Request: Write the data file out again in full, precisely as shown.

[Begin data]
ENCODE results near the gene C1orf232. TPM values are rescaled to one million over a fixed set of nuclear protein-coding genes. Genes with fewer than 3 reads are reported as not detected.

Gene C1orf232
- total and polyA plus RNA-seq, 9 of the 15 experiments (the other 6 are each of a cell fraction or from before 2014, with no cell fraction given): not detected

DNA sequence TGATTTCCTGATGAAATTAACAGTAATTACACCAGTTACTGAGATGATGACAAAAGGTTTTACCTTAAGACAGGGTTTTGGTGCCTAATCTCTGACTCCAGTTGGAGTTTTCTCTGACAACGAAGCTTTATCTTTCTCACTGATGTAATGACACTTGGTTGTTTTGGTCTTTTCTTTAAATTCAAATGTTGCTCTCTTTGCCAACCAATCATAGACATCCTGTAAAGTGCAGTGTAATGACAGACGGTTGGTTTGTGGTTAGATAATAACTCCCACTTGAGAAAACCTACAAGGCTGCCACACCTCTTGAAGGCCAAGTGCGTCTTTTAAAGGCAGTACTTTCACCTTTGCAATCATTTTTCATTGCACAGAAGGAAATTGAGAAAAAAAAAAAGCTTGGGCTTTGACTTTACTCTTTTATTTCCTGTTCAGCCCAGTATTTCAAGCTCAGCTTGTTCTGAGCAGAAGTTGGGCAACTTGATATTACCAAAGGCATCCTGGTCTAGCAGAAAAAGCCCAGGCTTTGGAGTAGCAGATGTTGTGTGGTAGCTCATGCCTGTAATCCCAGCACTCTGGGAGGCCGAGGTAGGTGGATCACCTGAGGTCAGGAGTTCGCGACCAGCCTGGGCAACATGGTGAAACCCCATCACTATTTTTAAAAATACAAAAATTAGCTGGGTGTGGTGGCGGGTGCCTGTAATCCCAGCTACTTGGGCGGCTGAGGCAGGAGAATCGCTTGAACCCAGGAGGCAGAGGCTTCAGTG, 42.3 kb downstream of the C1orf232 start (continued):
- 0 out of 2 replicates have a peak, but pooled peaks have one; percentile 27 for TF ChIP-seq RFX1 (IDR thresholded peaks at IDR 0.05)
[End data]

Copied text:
ENCODE results near the gene C1orf232. TPM values are rescaled to one million over a fixed set of nuclear protein-coding genes. Genes with fewer than 3 reads are reported as not detected.

Gene C1orf232
- total and polyA plus RNA-seq, 9 of the 15 experiments (the other 6 are each of a cell fraction or from before 2014, with no cell fraction given): not detected

DNA sequence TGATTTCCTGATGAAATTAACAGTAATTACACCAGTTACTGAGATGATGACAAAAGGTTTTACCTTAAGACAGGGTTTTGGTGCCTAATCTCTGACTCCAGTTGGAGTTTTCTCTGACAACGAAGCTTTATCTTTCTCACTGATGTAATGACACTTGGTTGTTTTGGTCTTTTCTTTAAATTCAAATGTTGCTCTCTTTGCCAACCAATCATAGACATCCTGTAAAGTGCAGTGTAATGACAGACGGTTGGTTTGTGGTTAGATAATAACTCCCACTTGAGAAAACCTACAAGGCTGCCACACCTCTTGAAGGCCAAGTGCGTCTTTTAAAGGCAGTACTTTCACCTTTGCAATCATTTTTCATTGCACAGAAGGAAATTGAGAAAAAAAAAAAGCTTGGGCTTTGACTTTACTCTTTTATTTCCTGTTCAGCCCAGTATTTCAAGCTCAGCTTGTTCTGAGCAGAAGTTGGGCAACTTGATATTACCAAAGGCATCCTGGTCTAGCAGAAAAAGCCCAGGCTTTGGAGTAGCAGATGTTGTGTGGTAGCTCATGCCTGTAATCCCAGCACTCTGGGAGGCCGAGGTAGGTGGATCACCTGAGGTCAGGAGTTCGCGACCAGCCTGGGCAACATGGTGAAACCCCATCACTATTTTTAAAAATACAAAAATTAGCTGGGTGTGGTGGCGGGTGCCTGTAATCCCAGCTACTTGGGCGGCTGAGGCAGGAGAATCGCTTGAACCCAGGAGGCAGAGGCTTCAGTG, 42.3 kb downstream of the C1orf232 start (continued):
- 0 out of 2 replicates have a peak, but pooled peaks have one; percentile 27 for TF ChIP-seq RFX1 (IDR thresholded peaks at IDR 0.05)